Facebook Introduces AR Platform at F8
During his opening address on April 18 at F8, Facebook's developer conference, CEO Mark Zuckerberg launched the company's augmented reality platform centered on artificial intelligence-powered cameras.
The new AR platform will allow developers to display information, add digital objects, or apply enhancements through the camera, which will be deployed across Facebook's suite of applications.
"We're making the camera the first augmented reality platform," said Zuckerberg.
After making a plea to the audience to develop community in the wake of the Facebook Live-streamed killings in Cleveland on Easter Sunday, Zuckerberg's presentation centered almost entirely on augmented reality, signaling the priority the company is placing on AR.
"We see it the as the beginning of a new platform," said Zuckerberg.
As it turns out, the flurry of Snapchat-inspired features that Facebook has added to its apps was just the first act. Today, with the closed beta launch of their AR camera platform, Facebook begins their second act in the AR field. Zuckerberg envisions thousands of applications for the AR platform, much like the applications available Facebook and Messenger.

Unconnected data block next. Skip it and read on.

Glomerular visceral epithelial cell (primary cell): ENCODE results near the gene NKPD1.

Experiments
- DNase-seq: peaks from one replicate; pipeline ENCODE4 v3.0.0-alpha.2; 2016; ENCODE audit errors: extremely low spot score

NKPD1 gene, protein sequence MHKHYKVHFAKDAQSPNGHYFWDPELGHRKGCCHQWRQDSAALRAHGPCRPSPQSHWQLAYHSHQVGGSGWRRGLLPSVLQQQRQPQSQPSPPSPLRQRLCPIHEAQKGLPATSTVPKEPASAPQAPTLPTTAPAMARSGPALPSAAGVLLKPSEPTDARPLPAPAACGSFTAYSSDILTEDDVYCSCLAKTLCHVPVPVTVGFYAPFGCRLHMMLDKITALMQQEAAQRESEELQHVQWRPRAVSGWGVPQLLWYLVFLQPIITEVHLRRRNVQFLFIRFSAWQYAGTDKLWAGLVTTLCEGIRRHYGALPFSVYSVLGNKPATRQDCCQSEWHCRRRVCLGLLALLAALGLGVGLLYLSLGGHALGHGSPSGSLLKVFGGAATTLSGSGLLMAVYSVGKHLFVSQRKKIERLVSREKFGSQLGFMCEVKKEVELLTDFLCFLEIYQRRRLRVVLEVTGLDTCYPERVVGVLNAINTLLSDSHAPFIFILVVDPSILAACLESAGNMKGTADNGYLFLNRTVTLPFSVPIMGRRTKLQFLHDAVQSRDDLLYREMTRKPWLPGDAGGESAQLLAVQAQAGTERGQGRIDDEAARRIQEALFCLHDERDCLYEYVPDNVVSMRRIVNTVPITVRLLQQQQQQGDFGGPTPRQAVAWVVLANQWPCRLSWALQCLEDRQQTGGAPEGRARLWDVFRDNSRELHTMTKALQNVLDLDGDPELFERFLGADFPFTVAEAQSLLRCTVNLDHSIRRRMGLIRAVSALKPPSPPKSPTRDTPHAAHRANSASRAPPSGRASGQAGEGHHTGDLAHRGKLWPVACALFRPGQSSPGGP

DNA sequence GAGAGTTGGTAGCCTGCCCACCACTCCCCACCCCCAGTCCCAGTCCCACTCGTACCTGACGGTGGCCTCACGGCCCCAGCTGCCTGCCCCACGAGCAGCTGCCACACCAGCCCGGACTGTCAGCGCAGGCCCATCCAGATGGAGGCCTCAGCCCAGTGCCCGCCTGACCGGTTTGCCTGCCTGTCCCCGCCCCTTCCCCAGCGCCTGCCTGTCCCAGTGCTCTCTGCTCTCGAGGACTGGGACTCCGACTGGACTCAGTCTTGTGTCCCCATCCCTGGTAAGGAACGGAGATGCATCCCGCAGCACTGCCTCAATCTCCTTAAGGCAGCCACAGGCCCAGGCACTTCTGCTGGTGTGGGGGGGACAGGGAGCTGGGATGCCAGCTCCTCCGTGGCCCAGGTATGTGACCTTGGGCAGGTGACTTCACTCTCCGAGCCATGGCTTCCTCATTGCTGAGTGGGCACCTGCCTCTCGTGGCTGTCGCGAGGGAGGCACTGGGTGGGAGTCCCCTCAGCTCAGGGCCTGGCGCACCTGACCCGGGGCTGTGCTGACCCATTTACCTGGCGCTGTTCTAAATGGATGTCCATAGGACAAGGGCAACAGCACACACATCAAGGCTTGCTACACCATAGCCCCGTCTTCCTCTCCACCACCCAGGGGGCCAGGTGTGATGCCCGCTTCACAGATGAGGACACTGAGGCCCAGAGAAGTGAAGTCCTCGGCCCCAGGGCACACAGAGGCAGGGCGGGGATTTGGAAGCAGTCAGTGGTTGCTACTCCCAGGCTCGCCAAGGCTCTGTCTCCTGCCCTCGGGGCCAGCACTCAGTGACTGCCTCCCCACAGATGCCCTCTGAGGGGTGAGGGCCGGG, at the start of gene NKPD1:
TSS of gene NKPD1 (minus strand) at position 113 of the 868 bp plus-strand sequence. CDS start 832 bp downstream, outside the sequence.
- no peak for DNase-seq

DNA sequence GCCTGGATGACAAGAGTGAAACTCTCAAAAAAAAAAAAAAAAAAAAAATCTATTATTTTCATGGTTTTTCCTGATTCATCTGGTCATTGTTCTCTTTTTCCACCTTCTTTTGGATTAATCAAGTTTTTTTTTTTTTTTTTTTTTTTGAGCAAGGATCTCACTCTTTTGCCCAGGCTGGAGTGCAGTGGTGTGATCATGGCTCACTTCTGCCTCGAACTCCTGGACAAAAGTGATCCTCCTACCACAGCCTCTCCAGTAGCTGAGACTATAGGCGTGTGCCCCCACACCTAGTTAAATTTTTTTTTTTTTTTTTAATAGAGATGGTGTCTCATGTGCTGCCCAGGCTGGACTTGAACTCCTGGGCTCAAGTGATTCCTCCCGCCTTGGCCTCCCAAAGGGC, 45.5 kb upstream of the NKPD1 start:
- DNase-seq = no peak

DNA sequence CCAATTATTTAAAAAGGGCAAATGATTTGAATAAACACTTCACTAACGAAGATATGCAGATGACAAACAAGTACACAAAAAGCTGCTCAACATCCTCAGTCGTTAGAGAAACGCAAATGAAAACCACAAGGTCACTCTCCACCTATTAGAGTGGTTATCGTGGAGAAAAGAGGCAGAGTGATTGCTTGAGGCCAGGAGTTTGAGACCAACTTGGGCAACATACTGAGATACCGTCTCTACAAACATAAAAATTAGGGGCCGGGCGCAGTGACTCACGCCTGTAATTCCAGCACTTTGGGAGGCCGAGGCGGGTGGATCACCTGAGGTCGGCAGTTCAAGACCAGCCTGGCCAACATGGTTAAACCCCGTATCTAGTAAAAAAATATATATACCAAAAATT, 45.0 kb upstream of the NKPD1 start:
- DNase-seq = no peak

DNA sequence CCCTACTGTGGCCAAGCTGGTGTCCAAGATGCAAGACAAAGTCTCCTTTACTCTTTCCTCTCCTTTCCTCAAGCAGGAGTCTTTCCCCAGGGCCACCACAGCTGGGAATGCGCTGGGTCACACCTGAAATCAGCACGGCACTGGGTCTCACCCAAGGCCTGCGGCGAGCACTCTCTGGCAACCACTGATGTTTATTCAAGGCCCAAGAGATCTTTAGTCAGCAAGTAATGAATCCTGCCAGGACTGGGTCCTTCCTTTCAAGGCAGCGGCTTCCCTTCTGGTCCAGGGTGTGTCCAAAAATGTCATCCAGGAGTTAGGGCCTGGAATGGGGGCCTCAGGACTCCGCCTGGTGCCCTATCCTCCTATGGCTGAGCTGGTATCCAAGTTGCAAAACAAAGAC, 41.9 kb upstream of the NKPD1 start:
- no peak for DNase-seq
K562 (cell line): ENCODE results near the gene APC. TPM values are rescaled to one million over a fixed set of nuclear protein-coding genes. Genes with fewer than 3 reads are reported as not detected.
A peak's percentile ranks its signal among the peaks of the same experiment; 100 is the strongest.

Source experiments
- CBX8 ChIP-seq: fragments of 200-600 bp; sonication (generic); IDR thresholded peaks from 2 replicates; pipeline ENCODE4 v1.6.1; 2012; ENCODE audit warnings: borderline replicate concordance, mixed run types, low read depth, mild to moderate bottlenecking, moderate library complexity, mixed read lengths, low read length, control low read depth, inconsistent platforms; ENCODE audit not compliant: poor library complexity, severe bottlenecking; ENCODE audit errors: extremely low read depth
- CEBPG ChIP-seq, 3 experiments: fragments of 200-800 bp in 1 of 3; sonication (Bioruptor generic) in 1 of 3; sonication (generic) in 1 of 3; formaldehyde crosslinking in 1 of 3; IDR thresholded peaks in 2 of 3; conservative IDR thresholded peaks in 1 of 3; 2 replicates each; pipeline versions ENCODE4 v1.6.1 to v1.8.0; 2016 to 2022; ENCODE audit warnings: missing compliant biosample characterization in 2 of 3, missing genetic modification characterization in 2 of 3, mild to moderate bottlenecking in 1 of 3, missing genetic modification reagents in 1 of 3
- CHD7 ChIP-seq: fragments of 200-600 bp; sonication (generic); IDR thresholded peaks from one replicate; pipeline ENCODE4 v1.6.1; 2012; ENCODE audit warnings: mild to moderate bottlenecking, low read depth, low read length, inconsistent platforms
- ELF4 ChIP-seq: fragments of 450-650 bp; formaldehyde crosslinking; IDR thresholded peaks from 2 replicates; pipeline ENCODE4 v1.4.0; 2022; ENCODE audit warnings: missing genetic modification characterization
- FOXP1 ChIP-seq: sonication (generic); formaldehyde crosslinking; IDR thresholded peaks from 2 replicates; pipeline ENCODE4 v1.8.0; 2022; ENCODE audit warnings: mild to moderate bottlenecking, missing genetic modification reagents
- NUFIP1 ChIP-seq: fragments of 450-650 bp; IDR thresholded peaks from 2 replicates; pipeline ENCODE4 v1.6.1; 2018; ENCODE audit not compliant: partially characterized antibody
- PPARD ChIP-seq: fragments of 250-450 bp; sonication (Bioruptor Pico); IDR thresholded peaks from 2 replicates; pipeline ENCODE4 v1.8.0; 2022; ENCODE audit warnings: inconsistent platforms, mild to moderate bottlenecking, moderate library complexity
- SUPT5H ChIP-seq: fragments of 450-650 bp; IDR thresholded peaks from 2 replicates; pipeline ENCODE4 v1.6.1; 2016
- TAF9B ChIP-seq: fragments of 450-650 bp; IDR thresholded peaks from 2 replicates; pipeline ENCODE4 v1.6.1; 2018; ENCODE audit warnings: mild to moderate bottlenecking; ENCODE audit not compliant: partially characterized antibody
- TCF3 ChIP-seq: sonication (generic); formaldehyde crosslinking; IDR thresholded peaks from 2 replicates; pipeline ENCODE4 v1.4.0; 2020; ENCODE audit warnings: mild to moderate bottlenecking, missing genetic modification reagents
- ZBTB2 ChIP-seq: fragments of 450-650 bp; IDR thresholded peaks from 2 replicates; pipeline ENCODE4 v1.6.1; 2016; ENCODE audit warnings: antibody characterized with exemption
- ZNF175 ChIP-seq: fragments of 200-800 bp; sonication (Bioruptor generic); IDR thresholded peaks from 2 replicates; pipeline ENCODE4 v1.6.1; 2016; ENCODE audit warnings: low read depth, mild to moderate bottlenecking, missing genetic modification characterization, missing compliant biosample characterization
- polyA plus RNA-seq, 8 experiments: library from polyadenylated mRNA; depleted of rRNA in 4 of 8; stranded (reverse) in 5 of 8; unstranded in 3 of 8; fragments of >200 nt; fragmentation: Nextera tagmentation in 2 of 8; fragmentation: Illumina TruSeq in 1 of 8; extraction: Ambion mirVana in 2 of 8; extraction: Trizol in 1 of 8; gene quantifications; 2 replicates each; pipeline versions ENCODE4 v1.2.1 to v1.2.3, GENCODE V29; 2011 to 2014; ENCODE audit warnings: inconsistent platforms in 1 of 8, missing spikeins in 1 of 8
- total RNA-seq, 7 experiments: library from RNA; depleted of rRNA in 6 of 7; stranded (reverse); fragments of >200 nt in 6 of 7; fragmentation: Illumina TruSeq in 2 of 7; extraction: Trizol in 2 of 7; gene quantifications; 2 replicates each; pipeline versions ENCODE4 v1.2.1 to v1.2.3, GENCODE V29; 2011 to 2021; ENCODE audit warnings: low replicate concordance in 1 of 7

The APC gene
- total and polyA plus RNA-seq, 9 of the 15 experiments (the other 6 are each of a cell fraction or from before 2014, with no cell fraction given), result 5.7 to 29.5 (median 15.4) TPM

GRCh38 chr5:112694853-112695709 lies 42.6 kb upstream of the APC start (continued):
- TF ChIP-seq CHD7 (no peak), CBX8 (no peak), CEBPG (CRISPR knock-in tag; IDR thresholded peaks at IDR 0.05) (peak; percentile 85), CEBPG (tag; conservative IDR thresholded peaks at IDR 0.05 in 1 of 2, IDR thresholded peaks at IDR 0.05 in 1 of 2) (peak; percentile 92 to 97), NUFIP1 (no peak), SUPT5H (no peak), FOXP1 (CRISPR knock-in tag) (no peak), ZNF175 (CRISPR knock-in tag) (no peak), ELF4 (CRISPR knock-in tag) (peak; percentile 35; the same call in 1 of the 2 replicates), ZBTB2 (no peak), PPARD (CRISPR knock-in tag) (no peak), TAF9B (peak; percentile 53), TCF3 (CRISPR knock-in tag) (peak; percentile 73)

Through Facebook AR Studio, developers can leverage tools to build AR apps for Facebook's platform. It will use precise location via simultaneous localization and mapping (SLAM), which will allow developers to place objects in the real world environment.
Developers can access 3D effects to capture and interact with environments in high precision. Zuckerberg showed an example of a room with adjustable lighting effects that could be filled with water, bouncing balls, or candy.
Lastly, the platform will give developers object recognition tools that enable applications to identify physical or virtual objects and allow users to interact with them.
Zuckerberg presented several use cases that developers can build. He showed an example from Nike that facilitated sharing of exercise activity with 3D effects and performance data over a selfie.
Next, a video of a father and his children demonstrated a tower defense game that turned a coffee table into a game board, where players can interact physically with the virtual gameplay.
Lastly, Zuckerberg shared examples of virtual overlays at set locations, including art filling blank walls and spaces, recommendations and reviews pinned at restaurants or bars, and virtual notes stuck to the refrigerator at home.
We'll have more AR and mixed reality news as it develops from this year's F8 conference.